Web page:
Vishesh Arora — August 10, 2021
Beginner Data Engineering Data Exploration Programming SQL Structured Data

This article was published as a part of the Data Science Blogathon

Introduction

SQL is one of the most widely used skills when it comes to Data Analysis. Analysts around the world rely on SQL for their analysis. In this article, we will cover the basics of Data Analysis using SQL.

You can also learn the basics of SQL in my previous article on Analytics Vidhya.

ORDER BY

The ORDER BY keyword is used to order records based on values in a certain column. It allows you to arrange records in ascending and descending order. For example, let us assume we have sales records in a table called “Orders”. Let us have a look at the data in this table.

SELECT *
FROM Orders
LIMIT 10;

The output will look like this:

order by |  Data Analysis using SQL

The table contains information about the buyer (USER_ID), the product they bought (PRODUCT_ID), the amount they spent (SUBTOTAL and TOTAL), quantity, and the date of purchase.

Let us order these records in decreasing order of amount spent. This way, the highest-grossing orders will come on top, and smaller orders will come at the bottom. We will use the ORDER BY and DESC keywords for this.

SELECT *
FROM Orders
ORDER BY Total DESC;

The output will look like this:

order by desc |  Data Analysis using SQL

You can see that the records are now arranged in decreasing order of the order total. In case you want to see records in increasing (ascending) order, you can use the ASC keyword followed by the ORDER BY. Alternately, you can omit the ASC keyword, and SQL will order records in increasing order by default.

GROUP BY & Aggregate Functions

The GROUP BY statement is used to group records based on values in a certain column. For example, we can group all records for a particular user together and then use aggregate functions (SUM, AVG, COUNT, MAX, MIN) on top of it.

Let us try to see the average order value of each user. We will use the GROUP BY statement and the AVG function for this. Also, let us arrange them in decreasing order of average order value.

SELECT User_id, AVG(Total) AS "Average Order Value"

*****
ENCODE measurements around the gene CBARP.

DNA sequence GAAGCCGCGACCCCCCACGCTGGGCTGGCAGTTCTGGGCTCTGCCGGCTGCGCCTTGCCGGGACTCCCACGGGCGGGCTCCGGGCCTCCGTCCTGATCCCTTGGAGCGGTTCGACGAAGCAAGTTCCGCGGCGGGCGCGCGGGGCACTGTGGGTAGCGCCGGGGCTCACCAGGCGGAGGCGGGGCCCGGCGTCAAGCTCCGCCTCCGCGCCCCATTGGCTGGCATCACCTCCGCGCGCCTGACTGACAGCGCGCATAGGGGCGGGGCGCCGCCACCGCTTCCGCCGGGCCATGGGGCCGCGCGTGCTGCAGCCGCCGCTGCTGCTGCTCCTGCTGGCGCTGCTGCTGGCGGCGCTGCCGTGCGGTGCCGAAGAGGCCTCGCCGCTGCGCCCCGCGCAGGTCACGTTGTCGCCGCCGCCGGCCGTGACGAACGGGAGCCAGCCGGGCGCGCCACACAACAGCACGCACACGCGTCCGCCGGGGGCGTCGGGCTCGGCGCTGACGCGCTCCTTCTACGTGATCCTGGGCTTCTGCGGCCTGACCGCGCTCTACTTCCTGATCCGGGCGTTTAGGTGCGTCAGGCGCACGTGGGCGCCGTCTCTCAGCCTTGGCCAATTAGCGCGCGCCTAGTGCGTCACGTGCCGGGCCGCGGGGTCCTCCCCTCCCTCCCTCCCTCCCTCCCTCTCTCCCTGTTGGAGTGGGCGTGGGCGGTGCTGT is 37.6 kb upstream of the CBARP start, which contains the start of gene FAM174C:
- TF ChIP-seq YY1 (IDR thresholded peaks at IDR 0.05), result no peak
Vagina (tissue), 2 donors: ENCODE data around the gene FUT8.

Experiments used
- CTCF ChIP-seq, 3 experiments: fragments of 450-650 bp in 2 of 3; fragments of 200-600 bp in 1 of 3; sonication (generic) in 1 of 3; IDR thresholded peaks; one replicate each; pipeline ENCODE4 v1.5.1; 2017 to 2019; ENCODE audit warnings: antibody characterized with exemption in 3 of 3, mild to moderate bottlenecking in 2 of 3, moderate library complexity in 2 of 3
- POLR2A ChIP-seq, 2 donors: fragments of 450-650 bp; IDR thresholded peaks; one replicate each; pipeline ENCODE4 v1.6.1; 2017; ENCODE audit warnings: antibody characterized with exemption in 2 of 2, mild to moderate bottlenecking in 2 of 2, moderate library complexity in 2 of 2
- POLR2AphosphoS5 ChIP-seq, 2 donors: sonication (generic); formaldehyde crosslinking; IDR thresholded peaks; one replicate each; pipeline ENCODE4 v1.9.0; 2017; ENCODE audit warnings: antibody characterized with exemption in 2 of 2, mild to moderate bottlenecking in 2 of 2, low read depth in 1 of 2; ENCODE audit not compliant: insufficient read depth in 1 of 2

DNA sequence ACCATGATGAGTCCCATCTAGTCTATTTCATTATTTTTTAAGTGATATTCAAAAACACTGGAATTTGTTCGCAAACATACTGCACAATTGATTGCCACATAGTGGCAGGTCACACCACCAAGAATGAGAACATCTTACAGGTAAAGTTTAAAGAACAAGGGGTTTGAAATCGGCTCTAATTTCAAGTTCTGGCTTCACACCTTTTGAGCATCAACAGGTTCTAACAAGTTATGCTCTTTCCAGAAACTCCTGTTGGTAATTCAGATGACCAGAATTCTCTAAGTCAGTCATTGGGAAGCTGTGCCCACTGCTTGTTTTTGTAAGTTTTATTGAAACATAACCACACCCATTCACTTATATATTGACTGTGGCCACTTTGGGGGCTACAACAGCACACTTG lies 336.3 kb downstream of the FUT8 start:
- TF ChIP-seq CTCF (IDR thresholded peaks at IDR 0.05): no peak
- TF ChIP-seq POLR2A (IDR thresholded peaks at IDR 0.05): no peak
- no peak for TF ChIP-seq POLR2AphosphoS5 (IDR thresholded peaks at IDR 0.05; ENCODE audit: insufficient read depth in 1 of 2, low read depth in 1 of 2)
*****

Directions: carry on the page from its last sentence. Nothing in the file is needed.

FROM Orders
GROUP BY User_id
ORDER BY AVG(Total) DESC;

The output will look like this:

groupby |  Data Analysis using SQL

You can see the users with the highest average order value appear on top.

Aggregate functions are often used in conjunction with the GROUP BY statement. Let us see another example to understand better. Let us see the number of orders placed by each user. To do this, we will use the GROUP BY statement and the COUNT function.

SELECT User_id, COUNT(*) AS "Number of orders"
FROM Orders
GROUP BY User_id;

COUNT(*) will count the number of records associated with each USER_ID. The output will look like this:

Groupby count

We can see the number of orders associated with each user.

JOINS

JOINs in SQL allow you to join two or more tables on a common column (field). JOINs are extremely useful because they help us combine data from multiple tables in a single output. Let us understand this with an example.

The Orders table contains information about customers’ orders. The Products table contains information about different products. Let us join these two tables.

SELECT User_id, Total, Discount, Product_id, Vendor, Price, Rating
FROM Orders
JOIN Products ON Orders.Product_id = Products.id;

The JOIN clause allows us to join the Orders table with the Products table on a common column. The ON clause lets us specify the columns on which the tables should be joined.

The output will look like this:

Joins

We can see the Orders table has been joined on the Products table. We can see columns from both tables together in a single output.

We can also combine JOINs with the GROUP BY statement or the ORDER BY keyword and do more meaningful analyses. Let us see an example of this.

We will see the total amount spent by different users, and the total cost of the products they had bought. We will then arrange records by the total amount spent by users in decreasing order.